Merrifield explains that now is the time to gain momentum and market share by investing in marketing, especially when competitors are cutting back as a result of economic pressures. “With financial institutions generally spending more than 50 percent of their marketing budgets on account acquisition, combining acquisition with a disciplined onboarding program is crucial to long-term growth and profitability,” she says.

But attracting new checking accounts is easier said than done. “Switching banks is a hassle,” says Merrifield. Typically, people won’t bother unless motivated by a lifestyle change (often accompanied by a move—see “Welcome to the Neighborhood” on page 12) or dissatisfaction with their current institution. These triggering events typically are not predictable, underscoring the need to view account acquisition as an ongoing strategic marketing investment, not a one-time promotional shot-in-thedark.

Indeed, acquisition marketing has become more targeted and sophisticated. “We’ve moved beyond simple free-checking-with-a-gift offers,” says Merrifield, “to strategies designed to better target households with the greatest opportunity for long-term deposit growth and profitability. Direct marketing is one of the most cost-effective and measurable approaches, especially compared with such tactics as print and radio advertising.”

With an increasing focus on attracting households that are more likely to engage more deeply and grow in value over time, financial institutions need to consider more strategic approaches to acquisition— and that includes a direct marketing approach that involves four essential elements: the right target audience, a compelling product offer, motivating incentives, and strong creative execution.

For example, the institutions that have made Harland Clarke’s direct marketing solution, Acquisition Accelerator™, part of their marketing strategy have reaped results that include a 66 percent upswing in new checking account openings and a 58 percent boost in direct mail response rates. What’s more, the cost of acquiring new account holders dropped in some cases by 30 percent to 40 percent (your results may vary).

“Account acquisition is the first step in the marketing continuum,” says Merrifield. “After that, you focus on engagement, growth and retention. It’s a winning strategy.”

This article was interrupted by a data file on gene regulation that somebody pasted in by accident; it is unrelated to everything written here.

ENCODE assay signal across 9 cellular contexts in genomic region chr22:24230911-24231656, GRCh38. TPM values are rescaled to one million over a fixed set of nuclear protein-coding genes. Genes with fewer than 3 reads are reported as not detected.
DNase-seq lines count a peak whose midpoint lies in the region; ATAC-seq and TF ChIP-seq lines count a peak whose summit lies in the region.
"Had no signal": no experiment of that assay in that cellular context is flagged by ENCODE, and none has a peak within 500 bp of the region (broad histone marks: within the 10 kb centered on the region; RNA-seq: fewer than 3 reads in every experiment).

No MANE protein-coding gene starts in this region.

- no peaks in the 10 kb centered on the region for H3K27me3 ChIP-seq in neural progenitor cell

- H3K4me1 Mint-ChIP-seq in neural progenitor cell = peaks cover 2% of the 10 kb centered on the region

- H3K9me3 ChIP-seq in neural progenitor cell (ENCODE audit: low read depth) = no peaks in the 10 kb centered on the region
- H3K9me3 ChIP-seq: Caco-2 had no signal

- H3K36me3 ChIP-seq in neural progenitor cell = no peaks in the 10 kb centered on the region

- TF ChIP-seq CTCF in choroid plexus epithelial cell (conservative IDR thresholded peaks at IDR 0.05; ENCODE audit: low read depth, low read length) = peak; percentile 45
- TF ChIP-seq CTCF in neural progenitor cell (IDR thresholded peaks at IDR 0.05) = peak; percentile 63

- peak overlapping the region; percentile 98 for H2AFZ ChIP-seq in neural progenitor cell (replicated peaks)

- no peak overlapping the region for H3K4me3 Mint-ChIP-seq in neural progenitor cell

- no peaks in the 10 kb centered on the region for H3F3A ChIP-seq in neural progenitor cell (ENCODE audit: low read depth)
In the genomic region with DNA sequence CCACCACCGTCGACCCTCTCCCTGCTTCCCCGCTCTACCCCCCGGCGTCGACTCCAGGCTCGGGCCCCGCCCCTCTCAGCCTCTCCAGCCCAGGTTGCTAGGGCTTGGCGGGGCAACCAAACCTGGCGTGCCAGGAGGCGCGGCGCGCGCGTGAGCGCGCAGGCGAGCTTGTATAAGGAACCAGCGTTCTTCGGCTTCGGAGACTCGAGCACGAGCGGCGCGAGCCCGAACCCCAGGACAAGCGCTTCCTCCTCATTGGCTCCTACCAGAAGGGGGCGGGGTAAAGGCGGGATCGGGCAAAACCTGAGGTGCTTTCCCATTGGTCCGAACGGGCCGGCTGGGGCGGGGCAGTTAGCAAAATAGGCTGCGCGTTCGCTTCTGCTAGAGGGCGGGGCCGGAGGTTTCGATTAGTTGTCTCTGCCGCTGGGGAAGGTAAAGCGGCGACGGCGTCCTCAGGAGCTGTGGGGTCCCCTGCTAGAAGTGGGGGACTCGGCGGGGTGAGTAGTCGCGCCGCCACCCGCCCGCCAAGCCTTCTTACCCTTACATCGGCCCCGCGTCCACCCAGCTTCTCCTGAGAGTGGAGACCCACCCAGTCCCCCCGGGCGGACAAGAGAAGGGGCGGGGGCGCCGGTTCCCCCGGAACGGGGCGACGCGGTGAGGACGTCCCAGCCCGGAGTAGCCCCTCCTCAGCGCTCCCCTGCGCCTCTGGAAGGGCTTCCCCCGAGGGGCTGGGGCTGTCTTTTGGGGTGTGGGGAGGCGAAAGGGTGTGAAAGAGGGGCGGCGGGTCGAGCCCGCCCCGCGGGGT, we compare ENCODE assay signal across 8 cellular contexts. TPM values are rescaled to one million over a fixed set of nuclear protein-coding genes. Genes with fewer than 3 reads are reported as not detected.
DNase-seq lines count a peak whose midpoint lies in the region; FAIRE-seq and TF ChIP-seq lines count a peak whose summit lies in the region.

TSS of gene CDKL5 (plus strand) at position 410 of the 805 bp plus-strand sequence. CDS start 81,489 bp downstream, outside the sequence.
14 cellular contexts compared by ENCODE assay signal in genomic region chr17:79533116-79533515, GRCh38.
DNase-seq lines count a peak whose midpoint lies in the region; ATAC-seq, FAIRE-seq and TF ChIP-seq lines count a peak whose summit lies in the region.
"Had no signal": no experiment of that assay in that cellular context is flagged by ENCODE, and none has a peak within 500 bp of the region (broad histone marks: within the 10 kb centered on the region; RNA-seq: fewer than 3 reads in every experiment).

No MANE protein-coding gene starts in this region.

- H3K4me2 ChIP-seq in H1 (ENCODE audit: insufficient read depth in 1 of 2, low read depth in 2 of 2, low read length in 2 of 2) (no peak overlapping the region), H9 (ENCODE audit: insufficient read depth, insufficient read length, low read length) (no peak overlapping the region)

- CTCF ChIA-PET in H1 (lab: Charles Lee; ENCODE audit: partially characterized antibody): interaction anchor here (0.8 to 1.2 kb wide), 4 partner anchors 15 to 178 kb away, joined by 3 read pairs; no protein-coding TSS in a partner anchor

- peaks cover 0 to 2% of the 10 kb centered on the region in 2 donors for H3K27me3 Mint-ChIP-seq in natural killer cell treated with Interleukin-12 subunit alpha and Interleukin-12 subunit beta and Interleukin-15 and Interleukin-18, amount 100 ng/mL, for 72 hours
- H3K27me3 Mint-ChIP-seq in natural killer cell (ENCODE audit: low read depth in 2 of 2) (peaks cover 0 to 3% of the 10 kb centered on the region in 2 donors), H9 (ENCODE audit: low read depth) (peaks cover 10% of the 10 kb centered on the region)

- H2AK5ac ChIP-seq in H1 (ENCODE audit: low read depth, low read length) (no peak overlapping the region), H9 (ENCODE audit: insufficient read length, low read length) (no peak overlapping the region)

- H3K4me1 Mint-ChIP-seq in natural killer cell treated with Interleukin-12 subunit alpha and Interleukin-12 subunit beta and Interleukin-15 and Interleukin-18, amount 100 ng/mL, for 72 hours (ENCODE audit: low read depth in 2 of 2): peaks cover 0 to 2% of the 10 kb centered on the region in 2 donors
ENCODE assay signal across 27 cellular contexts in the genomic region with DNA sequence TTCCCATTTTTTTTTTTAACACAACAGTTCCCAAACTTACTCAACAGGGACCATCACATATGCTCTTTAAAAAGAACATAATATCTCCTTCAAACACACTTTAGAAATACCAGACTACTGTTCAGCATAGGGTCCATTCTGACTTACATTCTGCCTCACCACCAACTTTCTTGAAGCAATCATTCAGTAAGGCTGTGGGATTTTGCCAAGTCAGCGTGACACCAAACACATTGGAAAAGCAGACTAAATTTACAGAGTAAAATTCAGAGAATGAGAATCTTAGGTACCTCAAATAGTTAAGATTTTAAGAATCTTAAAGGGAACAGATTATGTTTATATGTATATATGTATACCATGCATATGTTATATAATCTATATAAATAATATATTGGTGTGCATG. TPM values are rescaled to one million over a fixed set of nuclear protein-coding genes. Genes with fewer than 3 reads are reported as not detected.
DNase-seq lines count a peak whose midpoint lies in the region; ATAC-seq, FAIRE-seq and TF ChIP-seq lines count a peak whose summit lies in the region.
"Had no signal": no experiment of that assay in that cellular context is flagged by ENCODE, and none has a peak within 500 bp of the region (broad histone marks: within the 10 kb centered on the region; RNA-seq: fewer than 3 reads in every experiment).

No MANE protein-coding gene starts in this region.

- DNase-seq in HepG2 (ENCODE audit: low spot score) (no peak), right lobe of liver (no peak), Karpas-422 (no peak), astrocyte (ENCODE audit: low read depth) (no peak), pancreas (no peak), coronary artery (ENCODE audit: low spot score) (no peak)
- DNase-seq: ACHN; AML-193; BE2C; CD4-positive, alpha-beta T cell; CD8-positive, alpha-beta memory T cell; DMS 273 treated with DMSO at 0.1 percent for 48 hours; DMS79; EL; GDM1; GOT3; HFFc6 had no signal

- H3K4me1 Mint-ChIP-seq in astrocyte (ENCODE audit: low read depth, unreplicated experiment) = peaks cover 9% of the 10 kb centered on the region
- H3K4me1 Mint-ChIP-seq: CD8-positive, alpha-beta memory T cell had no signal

To learn how Acquisition Accelerator™ can help you apply smarter strategies to acquiring more checking households and deposits, go to www.harlandclarke.com/marketing, contact your Harland Clarke account executive, or call 866.609.8609. Also see how we streamlined the acquisition process for one financial institution in Client Cases.


Footnote

Welcome to the Neighborhood

According to the U.S. Census Bureau, 14 percent of the U.S. population relocates every year. This translates to some 40 million people, many of whom seek out a new bank or credit union in the process. Not surprisingly, direct mail response rates from new-move lists are almost twice as high as those generated by other household acquisition lists.

The best time to reach new neighbors with your message is during the 90-day time span before and after the move. “You need to reach them quickly and efficiently, before your competition does,” says Merrifield.

Therefore, an ongoing direct mail program, such as Acquisition Accelerator™, is a smart choice. One feature of Harland Clarke’s Acquisition Accelerator Program is the new-mover database. Harland Clarke’s new-mover database—compiled from national and regional sources—is updated several times a week. It incorporates such information as U.S. Postal Service NCOA (National Change of Address) data, new telephone and utility connections, and subscription address changes.

Of course, the goal of any direct mail program is not just high response rates, but also new accounts. To do that you need to factor in demographics, your product offer and the creative execution. “It’s a balancing act,” adds Merrifield. When reaching out to new movers, consider these facts: